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5" Scrub Radius ?!!!

Discussion in 'The Hokey Ass Message Board' started by PewterRat, Jul 12, 2010.

  1. PewterRat
    Joined: Dec 10, 2009
    Posts: 9

    PewterRat
    Member
    from Texas

    Is a 5" scrub radius going to really suck? Am I totally screwed?

    If i want to run original 1934 Chevy spoke wheels I have to add 2" wheel spacers to clear the brake caliper. Running different rims (2-1/4" backspace), and no spacers, the lowest scrub radius is about 3".This is freaking me out because I'm going to use manual steering.

    Does anyone else have an SR that high on a car that drives well?
     
  2. 61bone
    Joined: Feb 12, 2005
    Posts: 890

    61bone
    Member

    A 5" scrub is going to mega suck and yes you are. Even power steering will not handle that much well. It's going to jerk the steering wheel with every bump. Steering will be very hard at slow speed and unpredictable at high speed. Try to get it under 3' and the less the better. Not to mention the fact it will be hell on wheel bearings.
     
  3. PewterRat
    Joined: Dec 10, 2009
    Posts: 9

    PewterRat
    Member
    from Texas

    My current thought is to run a steering damper to compensate for the wheel jerk.

    In terms of low speed, its my understanding that the older cars had 3-4" of scrub because it makes turning at low speeds easier since the wheels are tracking around a larger radius circle rather than just spinning in place.
     
  4. Scrub radius ?? I thought scrub was the line from bottom of rim to bottom of rim Nothing was to hang lower, so when you had a flat nothing would catch the ground and cause a problem.
     

  5. R Frederick
    Joined: Mar 30, 2009
    Posts: 2,658

    R Frederick
    Member
    from illinois

    You're not talking about the same thing I'm thinking about either.:confused:
     
  6. Antny
    Joined: Aug 19, 2009
    Posts: 1,071

    Antny
    BANNED
    from Noo Yawk

    The scrub he's talking about is the distance between the center of the wheel rim and the king pin projected axis, where both points meet the road. The greater the distance, the greater the steering scrub/harder steering.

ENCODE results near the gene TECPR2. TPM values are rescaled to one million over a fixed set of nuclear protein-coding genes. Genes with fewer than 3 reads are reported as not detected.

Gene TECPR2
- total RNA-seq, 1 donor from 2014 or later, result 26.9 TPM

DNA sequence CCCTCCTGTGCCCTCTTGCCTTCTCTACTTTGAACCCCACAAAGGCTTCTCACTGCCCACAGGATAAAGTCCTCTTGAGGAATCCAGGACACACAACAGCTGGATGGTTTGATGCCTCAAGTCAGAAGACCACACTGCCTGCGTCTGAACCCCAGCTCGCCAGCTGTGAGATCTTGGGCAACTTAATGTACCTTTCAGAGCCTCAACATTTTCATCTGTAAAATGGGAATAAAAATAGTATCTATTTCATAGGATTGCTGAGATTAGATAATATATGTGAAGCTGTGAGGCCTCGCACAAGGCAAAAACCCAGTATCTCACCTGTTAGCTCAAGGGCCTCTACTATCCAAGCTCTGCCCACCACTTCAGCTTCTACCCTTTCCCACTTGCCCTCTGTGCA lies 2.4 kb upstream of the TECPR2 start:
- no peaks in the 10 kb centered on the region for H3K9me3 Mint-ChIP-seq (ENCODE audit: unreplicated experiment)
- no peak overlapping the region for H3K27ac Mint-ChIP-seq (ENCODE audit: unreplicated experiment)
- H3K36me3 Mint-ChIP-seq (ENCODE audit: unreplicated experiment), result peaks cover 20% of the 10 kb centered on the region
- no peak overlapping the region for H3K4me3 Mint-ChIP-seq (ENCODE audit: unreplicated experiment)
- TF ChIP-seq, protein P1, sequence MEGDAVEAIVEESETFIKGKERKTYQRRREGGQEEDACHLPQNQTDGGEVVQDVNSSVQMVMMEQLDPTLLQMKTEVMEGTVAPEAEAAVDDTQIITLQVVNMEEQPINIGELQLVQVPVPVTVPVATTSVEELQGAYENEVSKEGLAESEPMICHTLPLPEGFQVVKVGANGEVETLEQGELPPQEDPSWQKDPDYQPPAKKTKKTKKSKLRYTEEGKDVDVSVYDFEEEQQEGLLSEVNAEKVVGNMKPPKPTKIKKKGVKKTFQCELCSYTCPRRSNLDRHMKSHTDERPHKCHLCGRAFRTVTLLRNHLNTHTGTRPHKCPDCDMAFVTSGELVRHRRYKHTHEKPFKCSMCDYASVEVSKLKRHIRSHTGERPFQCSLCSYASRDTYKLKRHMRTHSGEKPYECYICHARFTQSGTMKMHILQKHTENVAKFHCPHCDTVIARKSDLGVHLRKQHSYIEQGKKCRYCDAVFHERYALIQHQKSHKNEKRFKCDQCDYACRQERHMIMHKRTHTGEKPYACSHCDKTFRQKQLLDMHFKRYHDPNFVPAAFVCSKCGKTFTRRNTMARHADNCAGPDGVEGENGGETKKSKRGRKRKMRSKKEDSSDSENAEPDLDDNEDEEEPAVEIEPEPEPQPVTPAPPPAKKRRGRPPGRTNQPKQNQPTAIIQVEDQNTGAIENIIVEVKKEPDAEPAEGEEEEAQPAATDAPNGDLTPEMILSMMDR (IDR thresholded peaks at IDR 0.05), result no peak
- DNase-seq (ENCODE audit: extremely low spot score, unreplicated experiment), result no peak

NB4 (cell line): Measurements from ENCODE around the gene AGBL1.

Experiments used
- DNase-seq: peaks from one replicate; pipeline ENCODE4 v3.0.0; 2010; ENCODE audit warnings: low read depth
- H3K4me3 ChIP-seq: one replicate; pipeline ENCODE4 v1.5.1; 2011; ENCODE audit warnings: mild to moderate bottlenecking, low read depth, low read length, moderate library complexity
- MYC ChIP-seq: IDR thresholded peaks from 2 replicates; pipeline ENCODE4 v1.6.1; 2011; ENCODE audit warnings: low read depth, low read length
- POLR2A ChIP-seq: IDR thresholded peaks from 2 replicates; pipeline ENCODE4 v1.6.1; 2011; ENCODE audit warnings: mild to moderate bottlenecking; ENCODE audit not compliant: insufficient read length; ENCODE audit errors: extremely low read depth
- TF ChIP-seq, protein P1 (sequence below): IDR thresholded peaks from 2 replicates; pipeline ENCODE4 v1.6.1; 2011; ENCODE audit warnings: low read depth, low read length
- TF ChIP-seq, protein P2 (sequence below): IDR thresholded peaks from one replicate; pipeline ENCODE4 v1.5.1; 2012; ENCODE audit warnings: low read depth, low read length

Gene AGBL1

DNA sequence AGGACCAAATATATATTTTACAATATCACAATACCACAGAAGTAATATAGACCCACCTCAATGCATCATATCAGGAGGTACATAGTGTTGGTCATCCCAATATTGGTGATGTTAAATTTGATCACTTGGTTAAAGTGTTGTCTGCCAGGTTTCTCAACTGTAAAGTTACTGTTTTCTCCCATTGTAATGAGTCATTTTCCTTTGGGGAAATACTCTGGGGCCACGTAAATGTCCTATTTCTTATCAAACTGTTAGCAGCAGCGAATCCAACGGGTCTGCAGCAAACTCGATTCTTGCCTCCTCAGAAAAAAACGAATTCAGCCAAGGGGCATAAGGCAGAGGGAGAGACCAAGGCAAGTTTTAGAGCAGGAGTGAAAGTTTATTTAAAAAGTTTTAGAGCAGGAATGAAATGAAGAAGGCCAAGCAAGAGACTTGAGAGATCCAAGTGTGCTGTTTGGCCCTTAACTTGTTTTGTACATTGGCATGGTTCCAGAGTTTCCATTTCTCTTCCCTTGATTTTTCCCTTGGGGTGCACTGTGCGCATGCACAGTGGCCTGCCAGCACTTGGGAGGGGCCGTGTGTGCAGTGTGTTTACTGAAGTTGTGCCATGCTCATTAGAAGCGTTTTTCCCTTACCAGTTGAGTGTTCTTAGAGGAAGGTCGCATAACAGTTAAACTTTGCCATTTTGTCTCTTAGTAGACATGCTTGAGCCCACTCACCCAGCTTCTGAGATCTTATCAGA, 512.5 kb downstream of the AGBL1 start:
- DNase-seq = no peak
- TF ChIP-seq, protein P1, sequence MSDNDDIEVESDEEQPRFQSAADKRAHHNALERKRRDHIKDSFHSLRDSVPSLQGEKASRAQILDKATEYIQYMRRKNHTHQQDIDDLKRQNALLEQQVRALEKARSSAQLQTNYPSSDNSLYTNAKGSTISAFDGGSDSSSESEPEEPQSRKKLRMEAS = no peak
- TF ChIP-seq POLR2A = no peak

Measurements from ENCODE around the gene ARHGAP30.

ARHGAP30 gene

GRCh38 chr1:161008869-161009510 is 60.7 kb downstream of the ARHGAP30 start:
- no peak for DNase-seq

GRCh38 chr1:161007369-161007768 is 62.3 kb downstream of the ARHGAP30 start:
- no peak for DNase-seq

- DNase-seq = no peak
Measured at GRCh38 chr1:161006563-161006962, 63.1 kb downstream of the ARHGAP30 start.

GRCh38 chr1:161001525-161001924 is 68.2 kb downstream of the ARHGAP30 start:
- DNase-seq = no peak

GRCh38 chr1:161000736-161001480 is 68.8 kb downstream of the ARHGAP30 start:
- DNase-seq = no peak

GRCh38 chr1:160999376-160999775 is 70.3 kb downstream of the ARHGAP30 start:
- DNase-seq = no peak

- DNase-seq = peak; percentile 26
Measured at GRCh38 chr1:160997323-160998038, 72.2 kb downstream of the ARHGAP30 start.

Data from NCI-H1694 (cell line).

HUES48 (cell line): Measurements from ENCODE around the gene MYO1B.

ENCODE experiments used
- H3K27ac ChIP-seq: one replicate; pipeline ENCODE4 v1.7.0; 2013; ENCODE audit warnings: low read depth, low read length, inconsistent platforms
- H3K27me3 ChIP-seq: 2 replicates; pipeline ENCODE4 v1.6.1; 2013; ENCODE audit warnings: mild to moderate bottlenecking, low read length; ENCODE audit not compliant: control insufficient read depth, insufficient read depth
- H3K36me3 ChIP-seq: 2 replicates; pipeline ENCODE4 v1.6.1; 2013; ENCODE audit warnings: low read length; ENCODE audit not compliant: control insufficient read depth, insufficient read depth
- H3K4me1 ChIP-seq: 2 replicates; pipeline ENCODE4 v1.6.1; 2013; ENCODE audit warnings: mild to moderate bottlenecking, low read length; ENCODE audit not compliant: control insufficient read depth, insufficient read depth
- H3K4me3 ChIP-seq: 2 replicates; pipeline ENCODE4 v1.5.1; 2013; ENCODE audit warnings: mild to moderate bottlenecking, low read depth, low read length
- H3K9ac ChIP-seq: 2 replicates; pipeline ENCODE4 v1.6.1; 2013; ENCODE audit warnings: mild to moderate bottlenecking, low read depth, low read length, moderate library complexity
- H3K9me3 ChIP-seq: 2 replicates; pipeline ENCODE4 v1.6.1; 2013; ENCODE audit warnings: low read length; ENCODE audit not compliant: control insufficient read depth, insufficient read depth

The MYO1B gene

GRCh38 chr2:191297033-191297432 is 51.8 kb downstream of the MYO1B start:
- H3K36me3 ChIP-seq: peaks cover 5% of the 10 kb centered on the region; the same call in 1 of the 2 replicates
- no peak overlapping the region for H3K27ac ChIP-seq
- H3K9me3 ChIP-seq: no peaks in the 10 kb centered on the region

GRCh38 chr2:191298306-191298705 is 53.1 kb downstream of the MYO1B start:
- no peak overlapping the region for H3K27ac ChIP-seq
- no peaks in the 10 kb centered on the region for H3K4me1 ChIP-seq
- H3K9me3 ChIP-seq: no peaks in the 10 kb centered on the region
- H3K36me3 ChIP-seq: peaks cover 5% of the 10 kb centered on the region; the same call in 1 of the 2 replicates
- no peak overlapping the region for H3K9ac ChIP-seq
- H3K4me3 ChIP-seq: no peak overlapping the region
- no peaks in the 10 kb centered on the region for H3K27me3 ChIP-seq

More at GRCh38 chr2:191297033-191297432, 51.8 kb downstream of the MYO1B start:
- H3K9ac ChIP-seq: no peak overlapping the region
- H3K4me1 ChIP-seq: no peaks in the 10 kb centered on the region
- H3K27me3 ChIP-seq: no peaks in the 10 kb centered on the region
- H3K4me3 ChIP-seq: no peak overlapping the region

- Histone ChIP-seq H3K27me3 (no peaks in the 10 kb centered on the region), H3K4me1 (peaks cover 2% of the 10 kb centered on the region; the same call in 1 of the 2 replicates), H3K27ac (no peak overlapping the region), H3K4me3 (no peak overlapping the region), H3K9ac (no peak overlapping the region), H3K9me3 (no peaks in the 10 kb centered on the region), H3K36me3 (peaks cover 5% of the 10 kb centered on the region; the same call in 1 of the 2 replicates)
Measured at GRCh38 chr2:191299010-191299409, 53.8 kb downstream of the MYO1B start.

7. scootermcrad
    Joined: Sep 20, 2005
    Posts: 12,375

    scootermcrad
    ALLIANCE MEMBER

  8. F&J
    Joined: Apr 5, 2007
    Posts: 13,221

    F&J
    Member


    If that's what he means, and his center of tire contact is 5" away from the king pin line....then forget that whole idea. It won't work.

    See you on the next death wobble post begging for help :rolleyes: :D

    Some or most disc brake rotors move the line out too much as it is, then add 2" and it's just not going to work.

    Maybe put up some info on what axle, spindle, wheel info, pics etc...someone might have an idea to help.
     
  9. learn something new every day! So the bigger the scrub radius the more the wheel is being pushed or pulled around the arc of the pivot axis. I can see where bump will be greatly amplified the bigger the S.R. gets, and harder on parts.
     
  10. F&J
    Joined: Apr 5, 2007
    Posts: 13,221

    F&J
    Member

    That's an understatement. Any mechanical engineer from hamb could list all the things that would be affected.. but just imagine the compounded stresses on king pins as well as the strain on those old wire wheels. Tie rods, steering arms, steering box, etc

    It's real hard to get a rod correctly done even when using correct parts :)
     
  11. I have had "suspension gurus" tell me worrying about scrub radius is much ado about nothing. One theory is the larger the radius the better the on center feel and better tracking with more neutral caster/camber settings. Of course the larger the scrub radius the more pressure on the steering components, namely the tie rod. But that's about it, so long as the rest of your geometry is correct.

    If this were true you have to wonder why modern suspension geometry is placing the KPI incident point as close to the center of the tire contact patch as possible.

    That said, 5" seems like a ton but in reality it is about an inch more than most of the Ford beam axle setups I have around here.
     
  12. hotrodjeep